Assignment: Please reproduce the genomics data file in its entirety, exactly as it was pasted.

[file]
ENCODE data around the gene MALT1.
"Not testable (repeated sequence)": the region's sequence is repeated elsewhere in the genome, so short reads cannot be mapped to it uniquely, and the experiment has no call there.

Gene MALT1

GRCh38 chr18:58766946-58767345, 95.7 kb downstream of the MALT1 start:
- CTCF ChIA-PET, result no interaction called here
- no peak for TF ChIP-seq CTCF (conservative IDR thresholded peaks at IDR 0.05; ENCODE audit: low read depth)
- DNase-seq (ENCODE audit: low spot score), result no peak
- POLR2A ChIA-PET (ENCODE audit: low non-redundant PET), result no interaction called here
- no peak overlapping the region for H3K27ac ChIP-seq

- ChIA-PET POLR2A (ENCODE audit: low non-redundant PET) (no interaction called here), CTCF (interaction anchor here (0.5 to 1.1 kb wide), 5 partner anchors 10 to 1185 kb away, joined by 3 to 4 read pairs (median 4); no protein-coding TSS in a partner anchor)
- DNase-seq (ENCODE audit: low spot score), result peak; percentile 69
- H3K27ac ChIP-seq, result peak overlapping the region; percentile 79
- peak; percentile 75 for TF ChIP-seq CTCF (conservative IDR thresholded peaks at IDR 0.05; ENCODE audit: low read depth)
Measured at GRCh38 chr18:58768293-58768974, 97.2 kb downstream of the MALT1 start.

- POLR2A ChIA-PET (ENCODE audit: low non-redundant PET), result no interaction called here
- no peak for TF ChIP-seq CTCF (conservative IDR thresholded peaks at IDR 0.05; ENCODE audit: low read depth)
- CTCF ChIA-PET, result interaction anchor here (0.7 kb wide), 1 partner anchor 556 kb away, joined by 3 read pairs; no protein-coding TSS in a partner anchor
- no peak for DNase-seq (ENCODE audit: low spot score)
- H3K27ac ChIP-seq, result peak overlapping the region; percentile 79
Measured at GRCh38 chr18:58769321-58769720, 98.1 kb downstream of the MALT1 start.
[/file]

ENCODE data around the gene MALT1.
"Not testable (repeated sequence)": the region's sequence is repeated elsewhere in the genome, so short reads cannot be mapped to it uniquely, and the experiment has no call there.

Gene MALT1

GRCh38 chr18:58766946-58767345, 95.7 kb downstream of the MALT1 start:
- CTCF ChIA-PET, result no interaction called here
- no peak for TF ChIP-seq CTCF (conservative IDR thresholded peaks at IDR 0.05; ENCODE audit: low read depth)
- DNase-seq (ENCODE audit: low spot score), result no peak
- POLR2A ChIA-PET (ENCODE audit: low non-redundant PET), result no interaction called here
- no peak overlapping the region for H3K27ac ChIP-seq

- ChIA-PET POLR2A (ENCODE audit: low non-redundant PET) (no interaction called here), CTCF (interaction anchor here (0.5 to 1.1 kb wide), 5 partner anchors 10 to 1185 kb away, joined by 3 to 4 read pairs (median 4); no protein-coding TSS in a partner anchor)
- DNase-seq (ENCODE audit: low spot score), result peak; percentile 69
- H3K27ac ChIP-seq, result peak overlapping the region; percentile 79
- peak; percentile 75 for TF ChIP-seq CTCF (conservative IDR thresholded peaks at IDR 0.05; ENCODE audit: low read depth)
Measured at GRCh38 chr18:58768293-58768974, 97.2 kb downstream of the MALT1 start.

- POLR2A ChIA-PET (ENCODE audit: low non-redundant PET), result no interaction called here
- no peak for TF ChIP-seq CTCF (conservative IDR thresholded peaks at IDR 0.05; ENCODE audit: low read depth)
- CTCF ChIA-PET, result interaction anchor here (0.7 kb wide), 1 partner anchor 556 kb away, joined by 3 read pairs; no protein-coding TSS in a partner anchor
- no peak for DNase-seq (ENCODE audit: low spot score)
- H3K27ac ChIP-seq, result peak overlapping the region; percentile 79
Measured at GRCh38 chr18:58769321-58769720, 98.1 kb downstream of the MALT1 start.